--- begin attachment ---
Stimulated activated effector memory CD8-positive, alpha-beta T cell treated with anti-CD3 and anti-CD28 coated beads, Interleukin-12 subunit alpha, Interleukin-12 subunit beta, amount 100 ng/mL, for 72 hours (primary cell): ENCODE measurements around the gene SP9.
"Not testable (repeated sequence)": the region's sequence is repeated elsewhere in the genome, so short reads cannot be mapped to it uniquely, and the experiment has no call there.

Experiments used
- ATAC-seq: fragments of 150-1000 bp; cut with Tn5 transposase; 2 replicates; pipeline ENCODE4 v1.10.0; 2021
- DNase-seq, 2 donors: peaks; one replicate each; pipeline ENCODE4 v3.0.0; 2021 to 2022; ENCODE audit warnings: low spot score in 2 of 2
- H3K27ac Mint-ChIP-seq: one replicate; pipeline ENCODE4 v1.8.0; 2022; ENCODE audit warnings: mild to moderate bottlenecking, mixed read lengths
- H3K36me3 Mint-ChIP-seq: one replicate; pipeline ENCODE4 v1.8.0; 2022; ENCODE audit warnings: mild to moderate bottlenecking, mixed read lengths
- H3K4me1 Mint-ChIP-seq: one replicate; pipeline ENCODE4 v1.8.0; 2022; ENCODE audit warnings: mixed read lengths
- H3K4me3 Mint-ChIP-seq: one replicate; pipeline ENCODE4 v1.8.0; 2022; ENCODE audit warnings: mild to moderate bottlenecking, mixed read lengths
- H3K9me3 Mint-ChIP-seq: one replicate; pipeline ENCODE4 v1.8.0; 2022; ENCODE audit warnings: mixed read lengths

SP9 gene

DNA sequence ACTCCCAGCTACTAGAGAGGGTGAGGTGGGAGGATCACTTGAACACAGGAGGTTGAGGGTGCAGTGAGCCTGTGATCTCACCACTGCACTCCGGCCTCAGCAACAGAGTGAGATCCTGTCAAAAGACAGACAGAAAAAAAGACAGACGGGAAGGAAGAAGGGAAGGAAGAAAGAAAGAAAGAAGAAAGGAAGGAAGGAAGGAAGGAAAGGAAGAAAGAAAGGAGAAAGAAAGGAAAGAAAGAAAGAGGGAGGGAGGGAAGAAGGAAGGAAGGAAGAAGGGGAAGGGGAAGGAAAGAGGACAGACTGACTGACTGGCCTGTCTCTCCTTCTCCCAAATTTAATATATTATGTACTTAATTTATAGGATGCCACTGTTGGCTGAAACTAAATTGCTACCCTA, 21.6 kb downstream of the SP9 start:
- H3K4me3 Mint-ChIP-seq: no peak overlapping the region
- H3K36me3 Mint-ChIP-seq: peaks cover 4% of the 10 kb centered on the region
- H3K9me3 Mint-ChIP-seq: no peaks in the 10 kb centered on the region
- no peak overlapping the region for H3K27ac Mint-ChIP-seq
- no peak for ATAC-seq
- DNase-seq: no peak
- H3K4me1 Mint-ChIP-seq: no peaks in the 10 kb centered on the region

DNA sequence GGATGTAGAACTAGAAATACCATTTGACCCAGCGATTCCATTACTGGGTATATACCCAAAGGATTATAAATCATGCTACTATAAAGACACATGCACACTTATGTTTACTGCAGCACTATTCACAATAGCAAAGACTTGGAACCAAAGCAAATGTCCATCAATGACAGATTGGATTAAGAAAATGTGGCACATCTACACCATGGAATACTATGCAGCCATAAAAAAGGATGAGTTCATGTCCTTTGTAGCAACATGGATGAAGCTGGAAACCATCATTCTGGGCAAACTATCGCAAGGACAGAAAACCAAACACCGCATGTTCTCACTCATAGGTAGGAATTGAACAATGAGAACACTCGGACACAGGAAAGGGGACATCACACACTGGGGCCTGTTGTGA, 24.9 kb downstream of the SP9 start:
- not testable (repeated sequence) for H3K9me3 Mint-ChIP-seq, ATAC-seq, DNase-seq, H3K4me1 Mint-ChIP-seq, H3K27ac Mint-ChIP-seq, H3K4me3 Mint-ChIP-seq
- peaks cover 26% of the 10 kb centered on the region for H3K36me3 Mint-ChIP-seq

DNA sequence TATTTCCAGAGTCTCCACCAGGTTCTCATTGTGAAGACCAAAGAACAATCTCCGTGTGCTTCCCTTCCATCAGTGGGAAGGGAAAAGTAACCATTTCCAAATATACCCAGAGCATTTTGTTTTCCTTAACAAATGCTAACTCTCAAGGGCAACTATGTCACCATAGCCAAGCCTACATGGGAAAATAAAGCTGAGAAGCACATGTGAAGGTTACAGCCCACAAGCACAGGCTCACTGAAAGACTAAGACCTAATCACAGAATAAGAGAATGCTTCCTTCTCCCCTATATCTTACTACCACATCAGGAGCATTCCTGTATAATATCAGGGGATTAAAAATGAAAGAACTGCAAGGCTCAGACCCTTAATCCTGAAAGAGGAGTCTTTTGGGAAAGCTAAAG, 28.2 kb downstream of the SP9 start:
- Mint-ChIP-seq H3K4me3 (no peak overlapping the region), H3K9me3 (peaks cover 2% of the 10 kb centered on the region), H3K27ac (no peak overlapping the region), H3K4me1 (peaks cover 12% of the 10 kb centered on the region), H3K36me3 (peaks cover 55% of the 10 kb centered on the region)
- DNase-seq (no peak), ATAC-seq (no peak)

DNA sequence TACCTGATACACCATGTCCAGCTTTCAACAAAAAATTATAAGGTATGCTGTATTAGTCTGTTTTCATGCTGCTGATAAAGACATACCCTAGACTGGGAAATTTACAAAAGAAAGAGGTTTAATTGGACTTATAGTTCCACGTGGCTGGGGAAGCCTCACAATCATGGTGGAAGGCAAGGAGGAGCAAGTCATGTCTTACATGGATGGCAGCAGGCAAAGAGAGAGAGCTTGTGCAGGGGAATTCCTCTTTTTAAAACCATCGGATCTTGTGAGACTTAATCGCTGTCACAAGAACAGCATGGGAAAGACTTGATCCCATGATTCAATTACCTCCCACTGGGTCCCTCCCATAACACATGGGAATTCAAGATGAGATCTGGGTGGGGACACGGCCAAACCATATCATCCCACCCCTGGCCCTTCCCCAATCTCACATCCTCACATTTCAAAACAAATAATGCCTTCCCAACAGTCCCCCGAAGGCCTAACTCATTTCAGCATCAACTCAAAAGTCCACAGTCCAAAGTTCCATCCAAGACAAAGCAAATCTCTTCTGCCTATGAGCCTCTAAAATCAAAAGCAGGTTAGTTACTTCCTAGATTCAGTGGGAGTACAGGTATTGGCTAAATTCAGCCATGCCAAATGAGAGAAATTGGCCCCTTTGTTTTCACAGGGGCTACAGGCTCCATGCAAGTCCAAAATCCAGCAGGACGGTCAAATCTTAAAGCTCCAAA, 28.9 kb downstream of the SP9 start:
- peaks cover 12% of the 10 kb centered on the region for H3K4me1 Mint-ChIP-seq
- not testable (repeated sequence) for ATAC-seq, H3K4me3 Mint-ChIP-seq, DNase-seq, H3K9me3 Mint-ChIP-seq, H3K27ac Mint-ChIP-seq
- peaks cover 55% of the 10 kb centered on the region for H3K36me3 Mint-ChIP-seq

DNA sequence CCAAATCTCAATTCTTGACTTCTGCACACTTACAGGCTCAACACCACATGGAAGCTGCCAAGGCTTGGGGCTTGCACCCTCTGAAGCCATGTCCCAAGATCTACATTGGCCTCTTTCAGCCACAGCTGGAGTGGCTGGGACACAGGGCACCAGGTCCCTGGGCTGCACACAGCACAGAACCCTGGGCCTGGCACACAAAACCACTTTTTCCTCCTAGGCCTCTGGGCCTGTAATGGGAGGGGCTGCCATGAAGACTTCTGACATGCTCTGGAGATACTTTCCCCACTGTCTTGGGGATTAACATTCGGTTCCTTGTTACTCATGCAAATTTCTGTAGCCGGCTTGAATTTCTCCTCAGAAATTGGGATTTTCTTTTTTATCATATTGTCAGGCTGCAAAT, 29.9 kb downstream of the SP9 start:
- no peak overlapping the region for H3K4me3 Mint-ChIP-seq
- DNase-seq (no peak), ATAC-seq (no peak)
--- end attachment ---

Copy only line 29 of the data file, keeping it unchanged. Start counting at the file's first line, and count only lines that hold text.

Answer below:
- peaks cover 55% of the 10 kb centered on the region for H3K36me3 Mint-ChIP-seq